How do you determine your organization’s “act human” EVP?

In article #1, we already indicated the importance of an employer branding strategy; now let’s look at how to develop it correctly. An important role within your employer branding strategy, perhaps the most important, is the Employee Value Proposition, or EVP. As the basis of positioning your organization as an attractive employer, the EVP brings together what you offer your employees and what makes you unique in doing so. So no strong employer brand without an EVP. That is why we would like to explain what an EVP is, how it is structured and how you can define it for your organization.

Find the sweet spot between the three CRUCIAL DIMENSIONS

Your EVP is unique to your company, and aligned with various dimensions of your organization. Therefore, the first step in defining your EVP is to identify, understand and ultimately bring together three crucial perspectives:

  • Corporate brand perspective: What is our brand’s positioning & value proposition to the outside world?
  • Employee perspective: Who are our (potential) employees? What are their motivations? What are they looking for in relation to our organization?
  • Employer brand perspective: What is our identity and DNA on the inside? How do we describe and experience our internal culture? What are the values that guide our organization?

In other words, defining your EVP is not just an isolated exercise, but arises from your corporate brand, and subsequently your employer brand. In addition, it aims to provide a fundamental answer to what drives your employees on a daily basis. By finding the sweet spot of these three dimensions, you can achieve a strong and sustainable EVP.

How to do that? You can start by taking a closer look to the three dimensions from a critical inside-out view: gather all existing information, inputs and insights based on internal knowledge and documentation, and make a sharp analysis of them. But after that – and this is an exercise that is always relevant from an “act human” approach – it’s time to talk to and especially listen to your main stakeholder, your employees. Engage with your people, and hear what their interpretation, perception, experience towards your organization is. Important in doing so, is to consider them as ‘people’ and not merely ’employees’ – after all, you are shaping your EVP for and building a relationship with people, not employees.

Summarizing 3 perspectives in the layers of your evp pyramid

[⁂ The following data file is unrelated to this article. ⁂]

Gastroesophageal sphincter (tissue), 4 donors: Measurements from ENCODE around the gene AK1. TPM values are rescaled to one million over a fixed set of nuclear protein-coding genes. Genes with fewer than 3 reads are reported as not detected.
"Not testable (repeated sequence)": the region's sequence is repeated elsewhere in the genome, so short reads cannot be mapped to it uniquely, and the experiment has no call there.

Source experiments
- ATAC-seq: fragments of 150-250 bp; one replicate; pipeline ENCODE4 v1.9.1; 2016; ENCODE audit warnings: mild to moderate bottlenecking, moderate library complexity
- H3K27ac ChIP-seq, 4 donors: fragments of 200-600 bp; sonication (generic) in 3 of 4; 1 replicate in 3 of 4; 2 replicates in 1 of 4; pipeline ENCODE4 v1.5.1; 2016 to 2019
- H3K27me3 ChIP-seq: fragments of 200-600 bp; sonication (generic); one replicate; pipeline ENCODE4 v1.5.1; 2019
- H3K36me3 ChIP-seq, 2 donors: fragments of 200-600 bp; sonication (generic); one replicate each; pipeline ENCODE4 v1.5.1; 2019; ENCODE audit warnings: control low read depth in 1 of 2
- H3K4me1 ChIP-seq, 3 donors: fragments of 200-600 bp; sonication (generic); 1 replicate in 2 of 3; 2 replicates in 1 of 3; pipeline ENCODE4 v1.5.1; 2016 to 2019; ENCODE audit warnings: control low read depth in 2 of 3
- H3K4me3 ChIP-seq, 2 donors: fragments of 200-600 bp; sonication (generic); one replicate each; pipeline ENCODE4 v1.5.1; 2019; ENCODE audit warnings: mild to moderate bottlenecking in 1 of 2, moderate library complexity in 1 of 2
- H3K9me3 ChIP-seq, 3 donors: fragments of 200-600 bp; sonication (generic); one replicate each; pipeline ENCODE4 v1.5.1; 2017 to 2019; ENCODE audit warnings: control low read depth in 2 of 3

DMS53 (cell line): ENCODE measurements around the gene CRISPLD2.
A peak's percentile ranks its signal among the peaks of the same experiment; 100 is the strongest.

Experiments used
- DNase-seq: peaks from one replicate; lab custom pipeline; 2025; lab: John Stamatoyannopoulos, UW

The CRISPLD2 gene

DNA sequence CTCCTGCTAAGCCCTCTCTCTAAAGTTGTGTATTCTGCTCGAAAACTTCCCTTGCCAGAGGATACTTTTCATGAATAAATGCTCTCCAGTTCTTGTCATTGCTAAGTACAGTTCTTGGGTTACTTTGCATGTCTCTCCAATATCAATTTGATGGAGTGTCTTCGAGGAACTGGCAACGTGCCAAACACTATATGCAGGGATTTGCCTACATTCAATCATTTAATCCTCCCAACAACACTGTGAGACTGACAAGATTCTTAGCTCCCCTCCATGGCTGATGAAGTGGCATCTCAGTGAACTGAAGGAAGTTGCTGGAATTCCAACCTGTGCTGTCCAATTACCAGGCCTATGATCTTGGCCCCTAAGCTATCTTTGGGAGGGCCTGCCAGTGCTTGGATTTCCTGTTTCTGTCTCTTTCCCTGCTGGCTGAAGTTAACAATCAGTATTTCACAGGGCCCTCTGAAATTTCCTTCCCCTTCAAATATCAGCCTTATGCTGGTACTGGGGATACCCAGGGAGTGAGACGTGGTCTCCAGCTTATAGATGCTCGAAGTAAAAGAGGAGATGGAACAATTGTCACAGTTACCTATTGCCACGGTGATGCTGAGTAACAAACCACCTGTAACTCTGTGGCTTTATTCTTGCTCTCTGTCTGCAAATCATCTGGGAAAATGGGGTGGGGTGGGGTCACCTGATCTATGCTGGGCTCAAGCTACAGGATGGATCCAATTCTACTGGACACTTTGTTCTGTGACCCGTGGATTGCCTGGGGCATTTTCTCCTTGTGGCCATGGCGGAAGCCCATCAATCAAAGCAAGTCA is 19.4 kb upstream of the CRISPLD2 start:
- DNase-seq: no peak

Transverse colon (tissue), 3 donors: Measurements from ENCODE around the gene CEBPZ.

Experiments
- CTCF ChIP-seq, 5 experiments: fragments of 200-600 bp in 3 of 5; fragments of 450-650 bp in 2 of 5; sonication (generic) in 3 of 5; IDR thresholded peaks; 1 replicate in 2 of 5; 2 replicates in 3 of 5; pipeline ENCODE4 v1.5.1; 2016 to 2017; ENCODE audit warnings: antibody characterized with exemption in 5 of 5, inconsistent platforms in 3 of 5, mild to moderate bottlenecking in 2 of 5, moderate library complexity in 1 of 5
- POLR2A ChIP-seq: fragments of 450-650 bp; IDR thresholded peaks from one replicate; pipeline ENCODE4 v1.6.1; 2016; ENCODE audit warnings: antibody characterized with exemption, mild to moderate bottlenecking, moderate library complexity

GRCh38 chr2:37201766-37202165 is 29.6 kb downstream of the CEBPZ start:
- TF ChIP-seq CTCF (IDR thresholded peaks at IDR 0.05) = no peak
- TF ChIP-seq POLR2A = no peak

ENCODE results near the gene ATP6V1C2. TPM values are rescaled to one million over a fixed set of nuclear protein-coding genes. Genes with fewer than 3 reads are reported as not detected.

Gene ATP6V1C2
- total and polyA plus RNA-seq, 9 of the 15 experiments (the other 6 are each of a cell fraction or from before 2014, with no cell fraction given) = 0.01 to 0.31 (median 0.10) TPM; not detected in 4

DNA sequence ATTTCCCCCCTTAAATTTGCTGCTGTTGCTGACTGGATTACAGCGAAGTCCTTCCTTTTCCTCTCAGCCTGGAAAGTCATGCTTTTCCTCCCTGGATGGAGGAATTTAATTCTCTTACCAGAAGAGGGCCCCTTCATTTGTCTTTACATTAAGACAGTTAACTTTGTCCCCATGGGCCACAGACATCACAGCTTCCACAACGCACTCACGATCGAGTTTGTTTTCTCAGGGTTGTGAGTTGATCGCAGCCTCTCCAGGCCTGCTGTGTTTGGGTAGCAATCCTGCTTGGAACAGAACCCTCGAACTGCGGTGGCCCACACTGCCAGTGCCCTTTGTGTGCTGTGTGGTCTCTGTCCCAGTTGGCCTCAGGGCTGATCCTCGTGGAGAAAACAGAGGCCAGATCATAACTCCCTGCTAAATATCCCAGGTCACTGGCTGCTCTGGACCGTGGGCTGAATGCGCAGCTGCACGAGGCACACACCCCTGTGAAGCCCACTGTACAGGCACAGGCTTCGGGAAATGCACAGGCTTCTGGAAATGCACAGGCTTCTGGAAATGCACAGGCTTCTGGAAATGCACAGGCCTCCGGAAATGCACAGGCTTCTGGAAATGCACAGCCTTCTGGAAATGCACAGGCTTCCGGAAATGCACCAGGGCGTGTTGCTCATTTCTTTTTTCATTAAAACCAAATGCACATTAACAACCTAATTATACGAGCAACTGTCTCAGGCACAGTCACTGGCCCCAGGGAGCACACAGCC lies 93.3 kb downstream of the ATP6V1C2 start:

Once you’ve found the sweet spot between your corporate brand, employee and employer brand perspective, you can shape your EVP more concretely. That means defining the various layers of your EVP. There are three levels you can define in a well-founded and multifaceted way to make clear what you are looking for as an organization and how employees can get meaning and satisfaction from their jobs. You can visualize this EVP structure as a pyramid.

Three layers

We build the EVP as follows:

  • Compensation and working conditions, or in other words, the basic conditions for working for the organization such as fair pay and remuneration, working and rest time, etc.
  • Career prospects and work environment, which on the one hand includes the opportunities for professional growth and development (training opportunities, coaching and mentoring etc.), on the other hand points to the work environment and especially the opportunities, recognition, autonomy… the employee receives.
  • Existence, being the work and organizational culture, the interaction and dynamics with others, the general atmosphere, the purpose of the organization – often captured by the mission and vision as well as values – to which you contribute as an employee…

Satisfiers vs. dissatisfiers

Within the three layers, we distinguish between satisfiers and dissatisfiers.

  • Satisfiers are the factors which directly and actively contribute to the satisfaction and commitment of employees towards their employer. These make, as it were, a positive difference.
  • The dissatisfiers, also called hygiene factors, on the other hand, are elements that are taken for granted by your employees and only noticed when they are not present. In other words, these make a negative difference, contribute to frustration or dissatisfaction. So a strong EVP invests in both.

Holistic view

By defining all three layers, you offer your current and future employees a holistic value proposition. In doing so, you also take into account the different needs of employees, ranging from factual conditions (such as compensation) to finding an emotional connection. Again, listening to your employees and fundamentally understanding what drives (but also frustrates) them is the key here: once you have insight into that, you can use the layers of your EVP to find a comprehensive and appropriate response. Hence: act human.


Get started on your evp

So in order to arrive at your EVP, the first step is to map the three key perspectives. By bringing together the corporate brand, employee and employer brand perspectives, you can attain a valuable and consistent value proposition for your employees. With that input in your possession, it’s then a matter of filling in the layers of the pyramid.

Throughout the entire process of determining your EVP, the following always applies: act human. Gain insights into what your employees are looking for in their relationship with your employer brand, and how you can make the difference by providing a meaningful response.

Next step after defining your EVP, is to put it into words and… communicate it. How do you come up with a compelling EVP message and which channels do you bring when to your potential and current employees? Read more here: From strategy to communication: From strategy to communication: how to translate your EVP into a comprehensive message.